Global Economics

London Frets France's New Financial Clout


The appointment of Frenchman Michel Barnier as the EU's new internal markets commissioner is provoking anxiety that Brussels could try to rein in the City

By Andrew MacAskill and Gavin Finch

(Bloomberg) — London financiers attacked the appointment of an ally of French President Nicolas Sarkozy to draft European Union rules for their industry, saying he risks undermining the capital's place as Europe's financial center.

The French appointee Michel Barnier, 58, is "definitely not known as an Anglophile," said Jon Moulton, 59, the venture capitalist who tried to buy carmaker MG Rover in 2000. "He will be adverse to the interests of the U.K. financial industry," Moulton said. "I wouldn't be at all surprised to see us becoming the main victim."

Bankers in London are turning on their European watchdog, underscoring their dismay at the prospect of ceding greater regulatory power to Brussels. Governments are boosting oversight of the industry after the EU's banks required more than $5.3 trillion of taxpayer aid during the credit crisis. Anglo-French rivalry, dating back beyond the Norman conquest of England in 1066, resurfaced after Sarkozy said the decision left the British as "the big losers" in an interview with Le Monde.

Sarkozy's "hostile" comments that Barnier would curb "Anglo-Saxon" finance will damage the European Union, said Angela Knight, chief executive officer of the British Bankers' Association, a London-based lobby group representing 260 financial companies.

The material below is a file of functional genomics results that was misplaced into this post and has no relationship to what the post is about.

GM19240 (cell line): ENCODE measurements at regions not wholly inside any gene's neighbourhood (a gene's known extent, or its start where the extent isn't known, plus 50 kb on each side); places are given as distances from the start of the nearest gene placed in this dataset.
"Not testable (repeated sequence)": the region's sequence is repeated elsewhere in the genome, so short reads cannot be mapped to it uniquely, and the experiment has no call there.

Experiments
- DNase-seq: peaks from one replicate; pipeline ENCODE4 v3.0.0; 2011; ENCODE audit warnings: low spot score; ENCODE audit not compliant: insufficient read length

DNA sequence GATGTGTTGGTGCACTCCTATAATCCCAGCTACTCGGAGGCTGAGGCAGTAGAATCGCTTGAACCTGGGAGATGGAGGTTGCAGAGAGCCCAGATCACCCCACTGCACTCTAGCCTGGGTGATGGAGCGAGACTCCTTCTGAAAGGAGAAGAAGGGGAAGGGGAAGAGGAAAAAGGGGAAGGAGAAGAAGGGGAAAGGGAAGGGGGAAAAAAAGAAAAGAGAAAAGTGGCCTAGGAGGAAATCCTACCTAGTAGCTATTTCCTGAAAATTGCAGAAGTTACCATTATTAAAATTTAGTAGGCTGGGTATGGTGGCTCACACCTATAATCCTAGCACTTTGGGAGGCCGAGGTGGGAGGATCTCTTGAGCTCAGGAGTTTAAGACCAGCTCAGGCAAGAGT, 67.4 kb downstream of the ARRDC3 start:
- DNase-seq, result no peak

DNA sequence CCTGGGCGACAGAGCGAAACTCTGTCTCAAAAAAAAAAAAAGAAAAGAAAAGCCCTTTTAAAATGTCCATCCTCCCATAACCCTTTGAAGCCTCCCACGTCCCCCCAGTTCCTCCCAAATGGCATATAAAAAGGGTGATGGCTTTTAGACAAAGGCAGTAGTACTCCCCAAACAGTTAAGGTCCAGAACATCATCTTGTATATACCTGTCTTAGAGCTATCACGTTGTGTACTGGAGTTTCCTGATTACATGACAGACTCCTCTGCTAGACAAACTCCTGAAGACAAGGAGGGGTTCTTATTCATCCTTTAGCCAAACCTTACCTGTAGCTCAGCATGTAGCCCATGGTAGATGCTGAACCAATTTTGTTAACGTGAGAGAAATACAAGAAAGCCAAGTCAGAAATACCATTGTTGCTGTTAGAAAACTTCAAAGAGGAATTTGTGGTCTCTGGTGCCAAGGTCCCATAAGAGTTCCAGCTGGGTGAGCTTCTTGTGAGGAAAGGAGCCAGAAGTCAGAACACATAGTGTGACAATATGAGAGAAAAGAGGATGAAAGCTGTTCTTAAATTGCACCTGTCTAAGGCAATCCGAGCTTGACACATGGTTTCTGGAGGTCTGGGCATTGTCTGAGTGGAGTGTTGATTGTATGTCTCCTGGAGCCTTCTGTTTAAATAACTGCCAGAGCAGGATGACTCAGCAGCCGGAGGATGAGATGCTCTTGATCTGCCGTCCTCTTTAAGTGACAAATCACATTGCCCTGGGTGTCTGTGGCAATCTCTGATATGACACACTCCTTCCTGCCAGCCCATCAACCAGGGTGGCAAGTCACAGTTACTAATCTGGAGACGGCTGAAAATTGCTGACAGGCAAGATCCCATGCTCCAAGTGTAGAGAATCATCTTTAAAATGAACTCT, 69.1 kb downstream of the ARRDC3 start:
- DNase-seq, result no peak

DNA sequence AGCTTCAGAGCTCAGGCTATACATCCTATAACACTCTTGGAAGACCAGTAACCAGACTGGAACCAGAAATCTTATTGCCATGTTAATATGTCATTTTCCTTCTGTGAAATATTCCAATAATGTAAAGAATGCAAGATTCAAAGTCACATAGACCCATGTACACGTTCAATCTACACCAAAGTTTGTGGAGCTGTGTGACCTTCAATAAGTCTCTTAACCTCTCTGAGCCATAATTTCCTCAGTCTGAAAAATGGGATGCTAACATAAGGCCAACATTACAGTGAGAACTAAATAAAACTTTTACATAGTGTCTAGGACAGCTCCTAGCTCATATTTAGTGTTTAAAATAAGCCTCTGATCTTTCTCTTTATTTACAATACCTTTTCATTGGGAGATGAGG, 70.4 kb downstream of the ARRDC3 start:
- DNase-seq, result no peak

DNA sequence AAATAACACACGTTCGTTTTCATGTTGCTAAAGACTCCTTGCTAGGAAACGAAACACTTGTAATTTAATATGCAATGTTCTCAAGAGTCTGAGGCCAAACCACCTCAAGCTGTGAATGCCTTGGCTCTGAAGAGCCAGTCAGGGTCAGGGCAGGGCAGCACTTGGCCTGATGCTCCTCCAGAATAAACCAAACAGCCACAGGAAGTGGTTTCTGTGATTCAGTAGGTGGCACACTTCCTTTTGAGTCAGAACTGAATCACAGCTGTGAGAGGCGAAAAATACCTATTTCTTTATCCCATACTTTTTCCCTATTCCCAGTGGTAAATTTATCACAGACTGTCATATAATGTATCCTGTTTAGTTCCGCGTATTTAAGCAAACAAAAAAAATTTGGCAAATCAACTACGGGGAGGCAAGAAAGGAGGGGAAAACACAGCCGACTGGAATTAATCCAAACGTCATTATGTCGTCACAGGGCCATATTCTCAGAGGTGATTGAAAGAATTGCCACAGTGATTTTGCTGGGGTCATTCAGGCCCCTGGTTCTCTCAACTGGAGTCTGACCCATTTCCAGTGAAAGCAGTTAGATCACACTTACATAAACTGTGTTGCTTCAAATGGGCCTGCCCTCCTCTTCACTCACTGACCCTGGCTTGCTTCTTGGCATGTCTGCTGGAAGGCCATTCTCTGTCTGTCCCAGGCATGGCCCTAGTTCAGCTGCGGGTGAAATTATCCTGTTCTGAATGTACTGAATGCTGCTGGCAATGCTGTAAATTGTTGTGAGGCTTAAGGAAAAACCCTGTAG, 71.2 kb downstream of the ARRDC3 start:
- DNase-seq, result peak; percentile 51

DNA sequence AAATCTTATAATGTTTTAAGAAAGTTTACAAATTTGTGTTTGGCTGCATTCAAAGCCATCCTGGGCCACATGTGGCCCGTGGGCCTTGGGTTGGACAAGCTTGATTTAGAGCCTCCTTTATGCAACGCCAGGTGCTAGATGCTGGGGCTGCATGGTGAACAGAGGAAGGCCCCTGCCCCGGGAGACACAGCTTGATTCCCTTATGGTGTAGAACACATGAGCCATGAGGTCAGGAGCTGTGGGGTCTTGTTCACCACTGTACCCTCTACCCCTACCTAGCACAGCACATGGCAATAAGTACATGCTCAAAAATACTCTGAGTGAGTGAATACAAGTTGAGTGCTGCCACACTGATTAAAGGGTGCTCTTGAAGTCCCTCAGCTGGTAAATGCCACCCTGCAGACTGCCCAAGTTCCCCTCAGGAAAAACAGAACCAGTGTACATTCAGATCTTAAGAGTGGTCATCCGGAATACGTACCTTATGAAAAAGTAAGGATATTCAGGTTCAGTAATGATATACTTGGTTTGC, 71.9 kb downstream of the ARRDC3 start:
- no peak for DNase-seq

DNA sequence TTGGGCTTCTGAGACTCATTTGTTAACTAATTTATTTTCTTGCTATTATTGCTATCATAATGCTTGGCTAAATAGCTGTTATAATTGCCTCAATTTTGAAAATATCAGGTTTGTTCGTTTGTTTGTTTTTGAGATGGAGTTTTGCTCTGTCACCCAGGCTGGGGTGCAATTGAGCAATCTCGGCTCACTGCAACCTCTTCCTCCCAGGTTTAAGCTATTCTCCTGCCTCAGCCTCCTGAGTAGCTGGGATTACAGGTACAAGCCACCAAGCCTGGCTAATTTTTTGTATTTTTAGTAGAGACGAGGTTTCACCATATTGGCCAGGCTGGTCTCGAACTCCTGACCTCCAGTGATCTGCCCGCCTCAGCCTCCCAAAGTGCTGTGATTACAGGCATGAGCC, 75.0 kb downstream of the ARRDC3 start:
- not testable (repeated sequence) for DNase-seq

Barnier's appointment revealed "a witch's brew of French and German desires to reduce the importance of London as a financial center and bring operations of their banks home" from the British capital, said Philip Keevil, 63, senior partner at investment bank Compass Advisers LLP and a former head of Citigroup Inc.'s European mergers team.

'I'm Pragmatic'

"I'm pragmatic, I'm ready to work with everyone," Barnier said at a press conference in Paris last week. "You don't need to convince me of the importance of London as a financial center." The commissioner-designate also pointed out that he had appointed a British official as his deputy.

A strong financial center in London is in Europe's interest, Barnier told the French daily La Tribune on Dec. 3. He will use EU internal markets powers to increase growth, competitiveness and employment in the region, the newspaper said. Barnier wasn't available to comment, according to his office in Brussels.

"Do you know what it means for me to see for the first time in 50 years a French European commissioner in charge of the internal market, including financial services, including the City?" Sarkozy said in a speech in Seyne-sur-Mer, France, on Dec. 1. "I want the world to see the victory of the European model, which has nothing to do with the excesses of financial capitalism."

'Undermined the EU'

"Sarkozy must surely recognize that he has undermined the EU with his statements and put a question mark over the impartiality of his nominated commissioner," Knight said in a speech to the Worshipful Company of International Bankers in London on Dec. 2.

U.K. Chancellor Alistair Darling responded on Dec. 2 by telling Barnier to tread carefully with rules to police markets, saying Europe will suffer if London's position is hurt. Prime Minister Gordon Brown persuaded Sarkozy to cancel a planned meeting in London this week, which would also have involved Barnier, because Downing Street believed it would have deepened British suspicions, the Financial Times reported today.